Articles & Blogs on the Ethics of Markets / Economics / Business

Resetting Capitalism; Searching for Common Ground (Webinar)

Resetting Capitalism; Searching for Common Ground (Webinar)

Already before the outbreak of the COVID-19 pandemic there were grave concerns about the state of our global economy and the future of capitalism. The current COVID-19 crisis only adds fuel to this debate. What will this reset look like and who can and/or will enforce it? Moral Markets is one of the partners in the organisation of a webinar on Monday 29 June from 16.00 to 17.30 CET on this topic.

Reimagining Capitalism for a Broken World

Reimagining Capitalism for a Broken World

“More than half of the world’s population believe capitalism is doing more harm than good. But is it beyond repair, or can it be fixed from within? Harvard Business School professor Rebecca Henderson joins Azeem Azhar to share her vision of purpose-driven capitalism, where companies can make good profits by doing the right thing. They also explore:

  • Why strong government and civil society are fundamental for healthy capitalism.
  • Why highly-rated ESG companies have proved to be more profitable and resilient.
  • The flaw in relying on a few philanthropists to fund public services.

Socially Responsible Investing Can Be Like Searching for Fool’s Gold

Socially Responsible Investing Can Be Like Searching for Fool’s Gold

“ESG proponents argue that when companies place importance on reducing their carbon footprint, emphasizing workplace management or improving board diversity, they are doing good business that will generate greater long-term financial returns for their investors. […] Many academic and industry studies have looked into this, however, and there is no conclusive evidence that ESG investing leads to superior returns for investors.”

Has the [Australian] Government Given Up on Markets?

Has the [Australian] Government Given Up on Markets?

“The federal government announced last week that it would be changing the fees charged for different degrees at Australia’s universities. Some degrees will be made cheaper and others more expensive. Which ones? Well, that’s based on the government’s best guess as to which industries will need more workers in the future. Economics — ironically one of the disciplines that will be made more expensive by these changes — would suggest this is unwise. Australian governments have a long and unusually proud history of being terrible at picking winners. The changes to university fees are just the latest example.”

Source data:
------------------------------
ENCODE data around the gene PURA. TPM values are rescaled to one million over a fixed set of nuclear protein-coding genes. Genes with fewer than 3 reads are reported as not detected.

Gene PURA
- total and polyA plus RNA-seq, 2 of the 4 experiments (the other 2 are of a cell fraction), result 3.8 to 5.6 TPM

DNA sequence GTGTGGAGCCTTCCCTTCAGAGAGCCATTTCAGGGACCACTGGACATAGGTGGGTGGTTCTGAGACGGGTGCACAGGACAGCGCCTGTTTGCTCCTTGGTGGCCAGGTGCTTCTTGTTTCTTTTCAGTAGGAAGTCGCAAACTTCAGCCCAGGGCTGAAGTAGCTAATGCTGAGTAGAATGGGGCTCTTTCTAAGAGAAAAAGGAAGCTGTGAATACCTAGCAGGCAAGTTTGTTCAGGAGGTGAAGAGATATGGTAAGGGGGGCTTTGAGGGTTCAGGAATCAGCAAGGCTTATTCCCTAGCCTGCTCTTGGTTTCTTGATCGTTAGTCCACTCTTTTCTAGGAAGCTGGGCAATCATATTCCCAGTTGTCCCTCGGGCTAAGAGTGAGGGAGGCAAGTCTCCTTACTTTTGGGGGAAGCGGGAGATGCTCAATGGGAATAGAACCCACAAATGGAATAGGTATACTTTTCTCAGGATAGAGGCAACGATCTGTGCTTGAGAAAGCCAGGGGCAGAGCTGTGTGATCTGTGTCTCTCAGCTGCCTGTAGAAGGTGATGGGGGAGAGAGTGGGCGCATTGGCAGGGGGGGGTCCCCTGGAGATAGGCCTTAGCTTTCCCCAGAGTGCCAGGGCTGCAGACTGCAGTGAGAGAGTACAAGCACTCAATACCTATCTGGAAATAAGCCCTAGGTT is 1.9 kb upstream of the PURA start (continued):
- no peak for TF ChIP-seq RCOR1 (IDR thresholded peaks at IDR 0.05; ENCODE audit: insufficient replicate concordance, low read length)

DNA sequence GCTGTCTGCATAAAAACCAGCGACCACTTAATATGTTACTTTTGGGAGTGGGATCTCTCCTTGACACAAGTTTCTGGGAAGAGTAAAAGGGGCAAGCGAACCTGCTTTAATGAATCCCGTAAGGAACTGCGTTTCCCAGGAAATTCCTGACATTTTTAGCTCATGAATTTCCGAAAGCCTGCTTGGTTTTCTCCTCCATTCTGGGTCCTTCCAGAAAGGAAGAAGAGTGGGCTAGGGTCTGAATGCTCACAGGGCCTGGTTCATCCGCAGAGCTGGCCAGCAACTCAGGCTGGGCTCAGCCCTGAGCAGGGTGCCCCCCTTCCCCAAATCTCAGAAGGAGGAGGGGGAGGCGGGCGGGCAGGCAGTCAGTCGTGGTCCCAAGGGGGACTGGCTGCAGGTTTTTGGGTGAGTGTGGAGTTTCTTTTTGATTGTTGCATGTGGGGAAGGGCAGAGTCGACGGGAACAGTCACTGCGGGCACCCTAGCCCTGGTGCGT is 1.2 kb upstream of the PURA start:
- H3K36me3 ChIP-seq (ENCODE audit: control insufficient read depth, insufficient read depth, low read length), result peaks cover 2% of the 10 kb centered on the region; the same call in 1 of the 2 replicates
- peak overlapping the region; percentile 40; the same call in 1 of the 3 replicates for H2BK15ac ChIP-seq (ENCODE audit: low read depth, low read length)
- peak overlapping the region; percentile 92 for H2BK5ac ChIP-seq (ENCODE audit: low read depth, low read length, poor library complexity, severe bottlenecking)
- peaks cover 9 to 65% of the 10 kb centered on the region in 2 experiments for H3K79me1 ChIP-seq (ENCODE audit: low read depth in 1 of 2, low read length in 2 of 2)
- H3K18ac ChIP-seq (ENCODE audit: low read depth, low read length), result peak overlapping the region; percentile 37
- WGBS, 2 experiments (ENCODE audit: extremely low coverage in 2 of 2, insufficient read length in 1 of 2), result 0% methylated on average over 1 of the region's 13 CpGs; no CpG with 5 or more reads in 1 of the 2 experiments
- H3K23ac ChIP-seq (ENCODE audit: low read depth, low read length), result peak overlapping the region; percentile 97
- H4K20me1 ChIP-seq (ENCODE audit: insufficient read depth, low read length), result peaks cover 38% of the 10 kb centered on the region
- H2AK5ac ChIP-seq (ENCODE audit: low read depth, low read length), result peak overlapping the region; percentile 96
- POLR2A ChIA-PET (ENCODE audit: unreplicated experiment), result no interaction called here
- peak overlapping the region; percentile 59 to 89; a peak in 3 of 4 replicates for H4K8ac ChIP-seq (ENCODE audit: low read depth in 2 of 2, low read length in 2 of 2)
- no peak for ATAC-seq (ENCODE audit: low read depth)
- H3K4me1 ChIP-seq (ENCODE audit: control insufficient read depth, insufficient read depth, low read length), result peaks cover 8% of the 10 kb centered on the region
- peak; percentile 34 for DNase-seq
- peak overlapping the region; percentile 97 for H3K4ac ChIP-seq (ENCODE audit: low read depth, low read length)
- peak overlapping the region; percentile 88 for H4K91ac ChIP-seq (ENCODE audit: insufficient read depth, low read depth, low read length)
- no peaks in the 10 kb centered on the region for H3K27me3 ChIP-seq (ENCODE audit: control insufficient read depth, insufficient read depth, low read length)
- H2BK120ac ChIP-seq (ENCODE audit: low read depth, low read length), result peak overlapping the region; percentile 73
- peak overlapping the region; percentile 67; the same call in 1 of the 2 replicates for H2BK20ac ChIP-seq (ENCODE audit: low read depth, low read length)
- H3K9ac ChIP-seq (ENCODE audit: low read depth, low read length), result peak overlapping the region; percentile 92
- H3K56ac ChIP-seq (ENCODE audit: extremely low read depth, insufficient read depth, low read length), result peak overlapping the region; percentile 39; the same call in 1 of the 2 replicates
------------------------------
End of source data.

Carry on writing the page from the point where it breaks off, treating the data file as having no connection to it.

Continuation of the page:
Book Review: The Deficit Myth: Modern Monetary Theory and the Birth of the People’s Economy

Book Review: The Deficit Myth: Modern Monetary Theory and the Birth of the People’s Economy

“In The Deficit Myth: Modern Monetary Theory and the Birth of the People’s Economy, Stephanie Kelton dispels six key myths that have shaped the conventional understanding of deficits as inherently bad, instead arguing that deficits can strengthen economies and lead to faster growth. This book is a triumph, writes Professor Hans G. Despain, shifting normative grounds of government spending away from the false and unproductive idea that deficits are irresponsible and ruinous towards the productive political activity of deciding which spending programmes should be prioritised.”

Private Gain, Public Loss

Private Gain, Public Loss

“The project of selling state or public assets to be owned or run by private businesses has always been controversial. What characterises the controversy, though, is that both advocates and opponents tend to cast it in instrumental terms. That is, the identity of the body or entity doesn’t matter in and of itself; what matters is whether or not they achieve a good outcome or do a better job. […] But that view is shortsighted. We don’t just care about what the decision is and whether a decision is right, just, efficient or good. We also care about who makes the decision.”

Amazon’s Private Government

Amazon’s Private Government

” The patent, for a form of blockchain ledgering technology, will allow Amazon to oversee the collection of an unprecedented amount of data about the business operations of its sellers, including their entire supply chain. In essence, the patent fulfills Amazon’s plans to create a private regulatory regime, where it uses proprietary information to create a “certification” bureaucracy: a private, for-profit alternative to the Food and Drug Administration, the Environmental Protection Agency, and the Federal Trade Commission. Unlike governmental agencies, however, it will have no public oversight, and can use its certifying power to squeeze sellers and consolidate control.”

A Greener Economy: How We Make Sustainability Central to Business

A Greener Economy: How We Make Sustainability Central to Business

“what role can individuals within businesses play in actually achieving a more profound change? How can just one person help turn what has been a traumatic period in human history, into one that future generations will benefit from, and create a more sustainable world? We studied 44 heads of sustainability at companies around the world, exploring what they did to build sustainability into their organisation.”

We’re Entering the Age of Corporate Social Justice

We’re Entering the Age of Corporate Social Justice

“Research has shown that companies with effective Corporate Social Responsibility (CSR) programs are more profitable than those that aren’t. Over the last 50 years, corporations have relied on these programs, which include social issue marketing, philanthropic efforts, employee volunteer initiatives, and diversity and inclusion work, to build their brands and satisfy customers. Now, consumers and employees are raising the bar. […] Consumers and employees are now looking for more than CSR — they’re looking for what I call Corporate Social Justice.”

Also available in: Dutch

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